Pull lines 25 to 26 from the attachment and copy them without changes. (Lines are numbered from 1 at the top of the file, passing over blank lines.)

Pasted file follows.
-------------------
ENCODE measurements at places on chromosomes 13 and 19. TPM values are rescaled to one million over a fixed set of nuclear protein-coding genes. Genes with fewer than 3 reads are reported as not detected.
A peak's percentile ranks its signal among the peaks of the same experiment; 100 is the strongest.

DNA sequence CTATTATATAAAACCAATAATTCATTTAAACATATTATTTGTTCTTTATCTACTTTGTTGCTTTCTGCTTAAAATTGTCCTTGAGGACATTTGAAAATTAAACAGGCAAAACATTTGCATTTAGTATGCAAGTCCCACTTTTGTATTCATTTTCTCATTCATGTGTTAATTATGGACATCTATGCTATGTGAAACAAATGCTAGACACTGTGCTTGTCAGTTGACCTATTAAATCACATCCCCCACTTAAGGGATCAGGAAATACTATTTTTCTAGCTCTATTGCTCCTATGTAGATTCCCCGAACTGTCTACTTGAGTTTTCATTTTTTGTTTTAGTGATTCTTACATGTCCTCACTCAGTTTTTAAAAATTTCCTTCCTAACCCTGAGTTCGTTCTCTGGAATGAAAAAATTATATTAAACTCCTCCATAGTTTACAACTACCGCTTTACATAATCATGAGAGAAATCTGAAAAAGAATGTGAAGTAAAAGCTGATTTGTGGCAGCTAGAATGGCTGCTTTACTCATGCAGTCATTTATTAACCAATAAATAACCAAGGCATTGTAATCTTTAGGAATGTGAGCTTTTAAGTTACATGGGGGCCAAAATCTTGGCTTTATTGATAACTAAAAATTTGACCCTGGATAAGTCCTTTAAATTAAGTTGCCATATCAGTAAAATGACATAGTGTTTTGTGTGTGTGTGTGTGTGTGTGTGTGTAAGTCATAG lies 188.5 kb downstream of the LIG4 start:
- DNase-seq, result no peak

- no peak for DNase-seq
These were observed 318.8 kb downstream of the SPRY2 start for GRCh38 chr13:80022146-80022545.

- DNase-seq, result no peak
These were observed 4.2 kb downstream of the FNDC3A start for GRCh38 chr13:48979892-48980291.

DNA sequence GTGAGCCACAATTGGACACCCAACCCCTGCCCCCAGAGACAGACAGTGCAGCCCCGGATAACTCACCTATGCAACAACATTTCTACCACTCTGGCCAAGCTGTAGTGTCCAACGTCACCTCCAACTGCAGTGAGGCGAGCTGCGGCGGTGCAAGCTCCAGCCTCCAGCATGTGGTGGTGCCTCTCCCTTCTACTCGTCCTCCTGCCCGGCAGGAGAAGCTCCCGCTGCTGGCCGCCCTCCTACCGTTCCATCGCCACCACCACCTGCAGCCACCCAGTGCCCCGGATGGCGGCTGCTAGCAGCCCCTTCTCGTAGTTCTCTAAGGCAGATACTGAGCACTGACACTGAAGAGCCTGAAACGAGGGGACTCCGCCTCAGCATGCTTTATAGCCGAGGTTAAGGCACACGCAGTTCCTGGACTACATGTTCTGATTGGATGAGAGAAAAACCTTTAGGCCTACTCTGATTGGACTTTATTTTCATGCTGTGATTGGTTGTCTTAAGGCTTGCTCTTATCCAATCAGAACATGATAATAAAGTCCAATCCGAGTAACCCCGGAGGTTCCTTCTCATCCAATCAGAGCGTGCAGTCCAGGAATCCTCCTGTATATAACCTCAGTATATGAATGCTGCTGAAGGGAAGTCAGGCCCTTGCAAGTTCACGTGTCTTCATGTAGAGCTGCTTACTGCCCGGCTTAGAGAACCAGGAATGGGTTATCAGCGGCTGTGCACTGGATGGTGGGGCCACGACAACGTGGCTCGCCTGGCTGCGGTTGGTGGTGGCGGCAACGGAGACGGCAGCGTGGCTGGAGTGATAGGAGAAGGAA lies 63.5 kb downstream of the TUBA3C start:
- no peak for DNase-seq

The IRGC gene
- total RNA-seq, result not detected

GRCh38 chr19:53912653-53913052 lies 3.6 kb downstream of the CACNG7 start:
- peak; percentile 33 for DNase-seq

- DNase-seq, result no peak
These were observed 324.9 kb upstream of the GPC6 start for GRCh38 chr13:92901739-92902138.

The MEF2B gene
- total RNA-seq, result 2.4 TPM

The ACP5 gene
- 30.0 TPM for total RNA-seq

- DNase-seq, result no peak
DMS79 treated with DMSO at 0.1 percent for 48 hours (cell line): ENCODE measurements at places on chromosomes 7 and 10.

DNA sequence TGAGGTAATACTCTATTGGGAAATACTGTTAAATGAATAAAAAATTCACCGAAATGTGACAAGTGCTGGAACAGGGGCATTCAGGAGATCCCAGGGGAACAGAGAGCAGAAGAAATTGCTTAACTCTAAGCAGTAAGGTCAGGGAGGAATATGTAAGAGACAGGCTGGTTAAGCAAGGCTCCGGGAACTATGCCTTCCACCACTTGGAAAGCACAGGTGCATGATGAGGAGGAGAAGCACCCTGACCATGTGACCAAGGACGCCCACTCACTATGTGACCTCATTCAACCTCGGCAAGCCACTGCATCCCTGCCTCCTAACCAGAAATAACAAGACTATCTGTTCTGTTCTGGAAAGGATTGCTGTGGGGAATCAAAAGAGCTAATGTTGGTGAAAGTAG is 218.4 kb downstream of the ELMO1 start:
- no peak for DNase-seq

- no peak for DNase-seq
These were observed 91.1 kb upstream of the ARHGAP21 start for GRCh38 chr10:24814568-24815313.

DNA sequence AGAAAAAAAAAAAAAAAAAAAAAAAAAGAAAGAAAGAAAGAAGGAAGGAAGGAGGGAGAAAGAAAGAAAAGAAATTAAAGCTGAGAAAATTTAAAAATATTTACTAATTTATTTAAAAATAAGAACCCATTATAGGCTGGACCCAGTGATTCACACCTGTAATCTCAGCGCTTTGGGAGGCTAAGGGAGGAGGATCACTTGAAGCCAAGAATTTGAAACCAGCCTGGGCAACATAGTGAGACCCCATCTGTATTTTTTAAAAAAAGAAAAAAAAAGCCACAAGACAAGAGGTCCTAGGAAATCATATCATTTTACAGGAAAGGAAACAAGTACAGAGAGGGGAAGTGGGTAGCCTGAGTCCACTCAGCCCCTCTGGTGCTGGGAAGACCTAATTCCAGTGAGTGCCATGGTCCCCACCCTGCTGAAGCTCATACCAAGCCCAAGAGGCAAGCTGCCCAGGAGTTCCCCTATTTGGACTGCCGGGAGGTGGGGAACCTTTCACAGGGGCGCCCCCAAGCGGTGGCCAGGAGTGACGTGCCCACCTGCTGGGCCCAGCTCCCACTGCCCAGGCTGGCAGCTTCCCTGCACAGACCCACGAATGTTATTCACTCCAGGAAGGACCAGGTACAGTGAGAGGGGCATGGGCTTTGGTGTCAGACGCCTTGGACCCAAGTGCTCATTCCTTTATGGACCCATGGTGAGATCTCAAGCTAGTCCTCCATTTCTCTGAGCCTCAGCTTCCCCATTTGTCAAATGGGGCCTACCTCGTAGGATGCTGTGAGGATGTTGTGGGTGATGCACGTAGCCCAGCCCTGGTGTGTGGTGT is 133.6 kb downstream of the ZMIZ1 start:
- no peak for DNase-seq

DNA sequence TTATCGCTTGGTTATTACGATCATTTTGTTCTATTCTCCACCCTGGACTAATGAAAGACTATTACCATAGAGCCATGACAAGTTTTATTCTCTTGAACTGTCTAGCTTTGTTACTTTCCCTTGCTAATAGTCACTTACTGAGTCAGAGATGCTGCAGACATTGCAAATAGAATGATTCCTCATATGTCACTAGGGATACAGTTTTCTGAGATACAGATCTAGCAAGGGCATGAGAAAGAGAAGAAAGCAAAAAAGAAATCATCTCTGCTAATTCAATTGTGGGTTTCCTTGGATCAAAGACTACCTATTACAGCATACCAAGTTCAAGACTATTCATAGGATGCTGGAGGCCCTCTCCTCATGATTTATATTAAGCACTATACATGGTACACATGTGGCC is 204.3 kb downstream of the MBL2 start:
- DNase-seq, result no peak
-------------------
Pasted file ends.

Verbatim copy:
- no peak for DNase-seq
These were observed 91.1 kb upstream of the ARHGAP21 start for GRCh38 chr10:24814568-24815313.